Intel Corp. has agreed to pay $300 million to settle a patent infringement lawsuit brought by software and services company Intergraph Corp., a former chip vendor, and could pay as much as $250 million more in damages in a second ongoing patent dispute, the companies said Monday.
Following court-imposed mediation, Intergraph settled its four-year-old lawsuit against Intel, which centered on chip technology that Intergraph, in Huntsville, Ala., said it developed. Intergraph was a chip vendor before it shifted its business to software and services. In a lawsuit originally filed in 1997 in the U.S. District Court in Birmingham, Ala., Intergraph charged that Intel used the technology without permission in its Pentium line of microprocessors.
While admitting no guilt, Intel agreed to pay Intergraph $300 million as part of the settlement and to purchase various chip technology patents from Intergraph that were not related to the case. Additionally, the two companies have agreed to license technology from each other, according to the statement.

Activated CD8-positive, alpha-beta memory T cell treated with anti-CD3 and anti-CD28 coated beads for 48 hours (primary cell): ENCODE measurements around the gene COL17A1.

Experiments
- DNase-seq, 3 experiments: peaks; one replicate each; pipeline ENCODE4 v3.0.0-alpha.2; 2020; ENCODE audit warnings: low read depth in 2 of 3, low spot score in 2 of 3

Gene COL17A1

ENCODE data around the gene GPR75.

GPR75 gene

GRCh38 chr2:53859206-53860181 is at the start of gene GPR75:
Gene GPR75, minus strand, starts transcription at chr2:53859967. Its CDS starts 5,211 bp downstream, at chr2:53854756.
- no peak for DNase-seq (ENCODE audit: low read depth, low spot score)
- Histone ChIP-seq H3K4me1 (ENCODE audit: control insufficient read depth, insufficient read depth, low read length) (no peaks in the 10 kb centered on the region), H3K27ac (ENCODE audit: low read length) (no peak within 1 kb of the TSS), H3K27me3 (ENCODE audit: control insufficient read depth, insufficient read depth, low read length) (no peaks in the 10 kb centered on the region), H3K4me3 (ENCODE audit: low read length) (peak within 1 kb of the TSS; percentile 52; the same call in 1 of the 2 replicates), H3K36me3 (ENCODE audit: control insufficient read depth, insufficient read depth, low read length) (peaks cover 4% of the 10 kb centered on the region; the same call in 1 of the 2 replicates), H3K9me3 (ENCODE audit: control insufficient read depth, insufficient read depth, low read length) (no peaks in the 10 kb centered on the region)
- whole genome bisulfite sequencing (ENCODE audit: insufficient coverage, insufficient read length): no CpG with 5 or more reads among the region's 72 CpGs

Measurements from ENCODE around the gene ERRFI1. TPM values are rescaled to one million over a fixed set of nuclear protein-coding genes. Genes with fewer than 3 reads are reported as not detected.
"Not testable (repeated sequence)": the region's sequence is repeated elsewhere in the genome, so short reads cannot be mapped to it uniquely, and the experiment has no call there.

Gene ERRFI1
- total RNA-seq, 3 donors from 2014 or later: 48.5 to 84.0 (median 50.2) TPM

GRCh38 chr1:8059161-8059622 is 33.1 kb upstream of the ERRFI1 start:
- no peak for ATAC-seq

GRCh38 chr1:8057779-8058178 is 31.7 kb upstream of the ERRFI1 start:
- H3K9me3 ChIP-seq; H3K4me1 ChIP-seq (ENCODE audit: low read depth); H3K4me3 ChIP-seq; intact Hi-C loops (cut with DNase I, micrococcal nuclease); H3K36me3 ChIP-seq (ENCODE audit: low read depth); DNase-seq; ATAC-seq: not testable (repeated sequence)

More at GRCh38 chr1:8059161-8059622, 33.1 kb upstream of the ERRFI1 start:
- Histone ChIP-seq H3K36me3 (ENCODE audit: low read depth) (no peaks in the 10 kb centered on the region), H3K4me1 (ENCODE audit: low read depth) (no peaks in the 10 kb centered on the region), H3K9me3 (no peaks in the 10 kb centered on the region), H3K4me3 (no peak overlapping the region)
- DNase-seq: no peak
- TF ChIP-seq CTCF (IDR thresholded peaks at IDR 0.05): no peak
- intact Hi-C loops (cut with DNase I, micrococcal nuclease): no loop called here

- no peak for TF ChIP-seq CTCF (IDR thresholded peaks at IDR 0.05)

Intergraph had originally sought damages from Intel totaling more than $2.2 billion.
With one suit settled, Intel and Intergraph are scheduled go to trial to resolve a second patent dispute filed in July 2001. In that case, Intergraph claimed that Intel used technology in its Itanium processor that was originally developed and patented by Intergraph. The technology relates to so-called parallel instruction computing and was developed by Intergraph for use in its own Clipper chip, according to Intergraph. That lawsuit is scheduled to go to trial on July 1 in the U.S. District Court in Marshall, Texas.
The companies have agreed on a range for the potential damages that could be doled out in the Texas case. If Intel wins it could end up paying no damages in that case. If the Santa Clara, Calif., chip giant loses, it will pay up to $150 million to Intergraph. If it appealed the loss and then lost again, it would have to pay a further $100 million, the companies said in the statement.